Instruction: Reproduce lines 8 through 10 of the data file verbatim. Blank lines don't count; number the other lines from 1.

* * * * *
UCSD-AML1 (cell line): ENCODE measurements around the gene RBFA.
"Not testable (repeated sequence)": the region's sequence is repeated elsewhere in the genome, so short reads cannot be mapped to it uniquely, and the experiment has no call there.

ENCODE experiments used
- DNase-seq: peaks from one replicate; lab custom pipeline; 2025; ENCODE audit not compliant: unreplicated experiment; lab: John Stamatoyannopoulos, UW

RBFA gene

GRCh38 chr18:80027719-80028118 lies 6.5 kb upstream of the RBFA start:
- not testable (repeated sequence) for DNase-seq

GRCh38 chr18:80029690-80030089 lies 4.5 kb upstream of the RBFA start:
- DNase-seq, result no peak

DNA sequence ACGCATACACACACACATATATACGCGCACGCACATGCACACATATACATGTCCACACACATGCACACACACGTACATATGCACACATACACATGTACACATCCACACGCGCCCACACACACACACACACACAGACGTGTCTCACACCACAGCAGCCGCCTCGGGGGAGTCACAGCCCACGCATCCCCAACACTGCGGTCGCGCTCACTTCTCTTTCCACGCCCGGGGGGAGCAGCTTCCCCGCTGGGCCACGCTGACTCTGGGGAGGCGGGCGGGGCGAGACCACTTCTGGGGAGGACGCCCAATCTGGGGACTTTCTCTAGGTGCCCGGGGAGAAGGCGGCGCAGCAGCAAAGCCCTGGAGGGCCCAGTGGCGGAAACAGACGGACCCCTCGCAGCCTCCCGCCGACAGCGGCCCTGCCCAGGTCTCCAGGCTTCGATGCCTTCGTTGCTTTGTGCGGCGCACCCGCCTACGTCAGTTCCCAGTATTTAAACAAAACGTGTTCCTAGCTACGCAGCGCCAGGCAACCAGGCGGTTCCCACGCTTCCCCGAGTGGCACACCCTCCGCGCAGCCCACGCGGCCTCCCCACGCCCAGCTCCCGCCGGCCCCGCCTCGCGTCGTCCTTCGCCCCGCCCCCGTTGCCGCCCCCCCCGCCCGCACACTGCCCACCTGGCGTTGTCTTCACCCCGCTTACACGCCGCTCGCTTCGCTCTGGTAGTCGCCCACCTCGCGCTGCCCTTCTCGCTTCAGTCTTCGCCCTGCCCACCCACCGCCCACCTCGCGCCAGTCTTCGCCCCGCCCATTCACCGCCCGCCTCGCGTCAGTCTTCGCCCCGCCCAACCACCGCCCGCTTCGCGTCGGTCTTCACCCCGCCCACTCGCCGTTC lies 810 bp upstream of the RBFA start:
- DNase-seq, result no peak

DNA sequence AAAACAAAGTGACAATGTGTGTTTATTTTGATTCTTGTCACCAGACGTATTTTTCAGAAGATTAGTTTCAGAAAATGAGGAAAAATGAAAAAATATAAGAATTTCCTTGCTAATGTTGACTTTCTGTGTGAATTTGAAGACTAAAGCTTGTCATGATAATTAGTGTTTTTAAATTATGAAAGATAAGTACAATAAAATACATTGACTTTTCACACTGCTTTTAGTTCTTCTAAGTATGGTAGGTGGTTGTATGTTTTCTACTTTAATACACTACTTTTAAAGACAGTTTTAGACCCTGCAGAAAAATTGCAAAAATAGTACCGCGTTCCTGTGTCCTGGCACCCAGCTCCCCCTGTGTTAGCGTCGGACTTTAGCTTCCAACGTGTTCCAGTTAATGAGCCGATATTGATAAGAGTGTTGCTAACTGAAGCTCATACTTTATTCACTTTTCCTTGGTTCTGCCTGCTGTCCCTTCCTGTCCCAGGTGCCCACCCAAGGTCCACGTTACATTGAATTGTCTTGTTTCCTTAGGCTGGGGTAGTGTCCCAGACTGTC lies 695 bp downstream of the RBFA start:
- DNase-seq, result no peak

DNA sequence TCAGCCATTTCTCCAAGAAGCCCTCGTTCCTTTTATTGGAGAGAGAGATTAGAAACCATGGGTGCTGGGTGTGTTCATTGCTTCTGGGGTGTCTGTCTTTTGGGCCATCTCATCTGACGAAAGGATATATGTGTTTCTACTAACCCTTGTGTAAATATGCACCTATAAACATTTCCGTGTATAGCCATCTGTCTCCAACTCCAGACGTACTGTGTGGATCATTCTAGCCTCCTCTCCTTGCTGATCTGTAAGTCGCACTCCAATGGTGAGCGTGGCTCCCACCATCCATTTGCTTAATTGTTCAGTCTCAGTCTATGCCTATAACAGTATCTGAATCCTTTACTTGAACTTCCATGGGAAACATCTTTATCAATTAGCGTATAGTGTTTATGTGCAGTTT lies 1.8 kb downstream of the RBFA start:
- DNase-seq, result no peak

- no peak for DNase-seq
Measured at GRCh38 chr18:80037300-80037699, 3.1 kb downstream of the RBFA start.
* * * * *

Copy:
GRCh38 chr18:80029690-80030089 lies 4.5 kb upstream of the RBFA start:
- DNase-seq, result no peak

DNA sequence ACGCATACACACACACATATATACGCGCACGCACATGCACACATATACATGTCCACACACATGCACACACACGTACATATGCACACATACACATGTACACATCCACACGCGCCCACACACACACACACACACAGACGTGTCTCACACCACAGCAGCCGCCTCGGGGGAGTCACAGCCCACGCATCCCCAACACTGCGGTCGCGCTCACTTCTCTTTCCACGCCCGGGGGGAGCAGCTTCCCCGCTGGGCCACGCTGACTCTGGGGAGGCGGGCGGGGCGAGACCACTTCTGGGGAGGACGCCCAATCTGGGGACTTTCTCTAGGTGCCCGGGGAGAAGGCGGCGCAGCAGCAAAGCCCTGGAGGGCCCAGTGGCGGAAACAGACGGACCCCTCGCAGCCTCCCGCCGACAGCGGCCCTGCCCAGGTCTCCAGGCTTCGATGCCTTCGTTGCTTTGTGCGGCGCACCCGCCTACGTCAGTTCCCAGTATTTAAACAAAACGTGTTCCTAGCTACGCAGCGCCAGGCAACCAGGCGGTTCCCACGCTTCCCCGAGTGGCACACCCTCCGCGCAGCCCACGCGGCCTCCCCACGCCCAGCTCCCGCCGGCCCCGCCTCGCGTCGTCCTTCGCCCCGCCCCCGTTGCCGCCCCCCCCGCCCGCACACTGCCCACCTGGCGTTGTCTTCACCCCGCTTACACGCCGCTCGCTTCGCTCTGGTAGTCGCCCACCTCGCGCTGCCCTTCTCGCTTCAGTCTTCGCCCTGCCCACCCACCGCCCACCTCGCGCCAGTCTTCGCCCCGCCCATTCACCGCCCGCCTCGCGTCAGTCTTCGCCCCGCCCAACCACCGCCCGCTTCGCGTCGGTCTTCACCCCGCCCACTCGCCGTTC lies 810 bp upstream of the RBFA start: